On happiness and a fool’s errand

“What do you want to be when you grow up?”

Our 7th grade teacher had given us each a slip of paper to write our answers and we all got to work with our pencils in silence. “Happy,” I wrote in stumpy block letters, thinking myself deeply and unusually intellectual for taking it there. A couple minutes later we read our answers aloud one by one and I was dismayed at the number of my peers who had written the same thing. I could only assume they’d copied my genius.

Realizing that happiness was a more worthy goal than, say, riches or fame, seemed like a big breakthrough at the time and it was something that stuck with me all the way through school. In fact it was during college that I became obsessed with the notion.

Every walk to class needed a soundtrack, every tree needed appreciating, every night needed reminiscing, every mild-mannered person needed cheering, every day needed to close with a hopeful journal entry. I remember writing down reasons I was “a generally happy person” on my old tumblr, as though people needed advice on the matter from a privileged white college student who was both financially and emotionally supported. Insufferable.

“She’s just really good at being happy,” I remember an old boyfriend writing in a letter to my parents, begging them to like him. (Not even this noble assessment of his convinced them, by the way.) I wore my happiness like a badge of honor and I needed everyone to stop in their tracks with me and tilt their faces towards the sun when a cloud happened to move at just the right moment. Everything was romance.

It wasn’t until I’d graduated and gone through some challenges that pushed my capacity to cheerily seek out the silver lining did I start to let go of – and even rage against – the idea that happiness was the ultimate goal.

Outside of the utopian bubble that was college, a lasting sense of well-being wasn’t as easy as a satisfying deep breath at the end of the day, nor should it have been. My life gained depth through a variety of experiences that weren’t all worthy of a syrupy journal entry. But still I often found myself scrambling for my old self, sure that I was a failure for losing my overly optimistic sensibilities.

I was recently looking through my writing from those first years out of college and re-lived the inner turmoil.

I don’t think I’ve been truly happy with my life and self for a long time. Not a long-term sustainable kind of happy. I’ve definitely had highs and a few moments of being content, but nothing that has really stuck. Nothing that has kept me warm at night and kept me waking up every day smiling. Nothing that has made me feel invincible to the conditions of life – like I could be happy no matter what. None of that. Fuck. Why am I not like that anymore? What happened to me?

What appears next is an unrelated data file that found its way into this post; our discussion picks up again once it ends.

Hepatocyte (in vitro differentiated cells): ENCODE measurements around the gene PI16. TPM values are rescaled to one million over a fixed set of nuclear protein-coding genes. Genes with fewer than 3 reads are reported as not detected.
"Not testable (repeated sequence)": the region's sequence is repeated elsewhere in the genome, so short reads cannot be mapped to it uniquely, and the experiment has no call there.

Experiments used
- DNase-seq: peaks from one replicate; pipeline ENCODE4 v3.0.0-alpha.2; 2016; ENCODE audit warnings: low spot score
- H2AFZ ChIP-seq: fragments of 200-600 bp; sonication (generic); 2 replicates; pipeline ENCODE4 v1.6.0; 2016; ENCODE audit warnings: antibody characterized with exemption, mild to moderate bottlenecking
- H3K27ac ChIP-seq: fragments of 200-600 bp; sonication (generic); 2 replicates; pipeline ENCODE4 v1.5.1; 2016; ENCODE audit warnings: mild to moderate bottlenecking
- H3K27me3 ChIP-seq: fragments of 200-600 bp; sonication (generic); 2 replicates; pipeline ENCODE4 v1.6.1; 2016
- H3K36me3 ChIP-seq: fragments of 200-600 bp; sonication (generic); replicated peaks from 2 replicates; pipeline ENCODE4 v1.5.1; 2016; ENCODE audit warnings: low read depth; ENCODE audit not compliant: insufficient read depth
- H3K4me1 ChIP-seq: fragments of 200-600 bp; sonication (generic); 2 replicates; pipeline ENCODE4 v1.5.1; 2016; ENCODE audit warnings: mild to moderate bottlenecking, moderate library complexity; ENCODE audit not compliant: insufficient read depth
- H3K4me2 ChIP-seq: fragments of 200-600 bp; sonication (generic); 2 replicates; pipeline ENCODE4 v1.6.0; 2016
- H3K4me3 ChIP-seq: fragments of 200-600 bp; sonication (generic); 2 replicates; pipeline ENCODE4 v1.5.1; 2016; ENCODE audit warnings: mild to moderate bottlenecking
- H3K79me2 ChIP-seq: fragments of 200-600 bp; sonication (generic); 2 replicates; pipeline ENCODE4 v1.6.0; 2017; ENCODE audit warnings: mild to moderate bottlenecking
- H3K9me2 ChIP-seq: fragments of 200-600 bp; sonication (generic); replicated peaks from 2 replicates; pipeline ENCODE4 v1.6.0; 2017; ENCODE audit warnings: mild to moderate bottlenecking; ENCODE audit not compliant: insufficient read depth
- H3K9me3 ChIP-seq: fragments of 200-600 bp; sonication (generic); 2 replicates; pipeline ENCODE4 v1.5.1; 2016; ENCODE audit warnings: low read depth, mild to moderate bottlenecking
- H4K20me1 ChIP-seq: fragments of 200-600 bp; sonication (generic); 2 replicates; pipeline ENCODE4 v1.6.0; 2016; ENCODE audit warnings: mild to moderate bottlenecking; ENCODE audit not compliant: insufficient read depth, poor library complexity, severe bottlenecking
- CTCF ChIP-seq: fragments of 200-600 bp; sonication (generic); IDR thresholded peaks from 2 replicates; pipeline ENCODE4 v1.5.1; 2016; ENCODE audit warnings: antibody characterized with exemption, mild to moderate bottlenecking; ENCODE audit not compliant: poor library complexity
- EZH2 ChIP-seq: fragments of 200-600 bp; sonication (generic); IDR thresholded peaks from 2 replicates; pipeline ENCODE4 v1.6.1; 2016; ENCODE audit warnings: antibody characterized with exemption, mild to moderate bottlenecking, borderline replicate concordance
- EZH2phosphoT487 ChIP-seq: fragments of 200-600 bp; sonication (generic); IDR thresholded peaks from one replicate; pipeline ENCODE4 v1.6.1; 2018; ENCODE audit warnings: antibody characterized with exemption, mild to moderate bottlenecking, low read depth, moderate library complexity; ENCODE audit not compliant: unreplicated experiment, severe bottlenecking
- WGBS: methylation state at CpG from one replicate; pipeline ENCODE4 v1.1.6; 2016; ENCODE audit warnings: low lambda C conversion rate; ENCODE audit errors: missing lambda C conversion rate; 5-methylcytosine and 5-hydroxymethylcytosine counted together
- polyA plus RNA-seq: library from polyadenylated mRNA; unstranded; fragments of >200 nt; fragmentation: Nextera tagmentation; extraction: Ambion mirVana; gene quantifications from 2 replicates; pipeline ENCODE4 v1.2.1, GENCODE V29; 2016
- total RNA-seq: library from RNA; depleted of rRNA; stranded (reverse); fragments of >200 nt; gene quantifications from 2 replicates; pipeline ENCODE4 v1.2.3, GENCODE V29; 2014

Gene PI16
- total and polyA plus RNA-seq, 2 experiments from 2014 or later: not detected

Note the obsession with happiness. And a year later:

Tonight I laid on the carpet in the dark and listened to Everything is Talking by The Long Winters and felt all at once like a caricature of myself, but hoping that I could just stay in that warm and fuzzy place forever and not care about anything else ever again. I don’t care about anything.  I want to not. I like to not. All I need is this feeling.

 I really really really like not caring. I am much less concerned with being happy these days. Which is sad? But it’s honestly a nice change. I like the cozy little darkness that is my head these days.

Note the spiral into apathy. And 6 months later:

I feel so lost in some ways. Figuring out my identity…who I am, what I want. What defines me, what I want to define me. Where those two lists differ. Whether my wants are right or wrong. Whether to trust myself. How do I start to more actively live by the things I believe on deep/subconscious levels that take a serious sit-down to think about and sort out? How do I stop going through the motions and feeling fine? Feeling the emotions on a surface-level. Sure…this or that was fun. But how do I be alive inside my own head?

Note the dissatisfaction with previously-desired apathy. And another year later:

The profound loneliness that is just intrinsically part of “finding myself” can sometimes feel poetic, I’ll give it that much. But that pathetic little tear I produce in the middle of the night because I’m so utterly confused, so overwhelmed by the thousands of thoughts running through my brain? That tear doesn’t feel very nice when it’s running down my face, no matter how profound it may look in the movies. It feels sad.

 And maybe that’s it. Maybe this is all just a defense mechanism. Maybe “not feeling like myself” is just code for “I’m sad and thinking too much about it.” Maybe by defining sadness and discomfort as “not feeling like myself” I’m separating myself from it. Maybe I don’t want my personality to touch that shit with a ten-foot pole. Maybe I don’t want to get comfortable with it.